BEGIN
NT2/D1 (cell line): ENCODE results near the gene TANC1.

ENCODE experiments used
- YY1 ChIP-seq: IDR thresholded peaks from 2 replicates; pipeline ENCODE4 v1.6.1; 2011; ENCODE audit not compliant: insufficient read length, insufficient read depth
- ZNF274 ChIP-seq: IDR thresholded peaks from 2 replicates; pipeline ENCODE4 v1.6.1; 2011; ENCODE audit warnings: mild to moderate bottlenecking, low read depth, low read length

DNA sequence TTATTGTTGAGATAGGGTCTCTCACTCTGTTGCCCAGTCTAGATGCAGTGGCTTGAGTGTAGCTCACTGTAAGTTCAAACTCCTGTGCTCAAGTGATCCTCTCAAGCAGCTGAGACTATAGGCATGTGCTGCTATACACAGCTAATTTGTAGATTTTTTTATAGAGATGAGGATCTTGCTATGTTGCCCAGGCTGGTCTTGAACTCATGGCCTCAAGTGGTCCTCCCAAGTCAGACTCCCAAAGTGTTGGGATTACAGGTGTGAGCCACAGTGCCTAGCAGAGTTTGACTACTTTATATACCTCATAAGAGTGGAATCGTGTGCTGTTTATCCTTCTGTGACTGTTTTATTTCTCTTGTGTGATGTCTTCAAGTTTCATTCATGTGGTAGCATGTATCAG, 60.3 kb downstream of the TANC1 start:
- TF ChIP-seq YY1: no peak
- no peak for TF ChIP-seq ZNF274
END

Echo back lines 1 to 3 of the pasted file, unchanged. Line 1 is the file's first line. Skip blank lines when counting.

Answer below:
NT2/D1 (cell line): ENCODE results near the gene TANC1.

ENCODE experiments used
- YY1 ChIP-seq: IDR thresholded peaks from 2 replicates; pipeline ENCODE4 v1.6.1; 2011; ENCODE audit not compliant: insufficient read length, insufficient read depth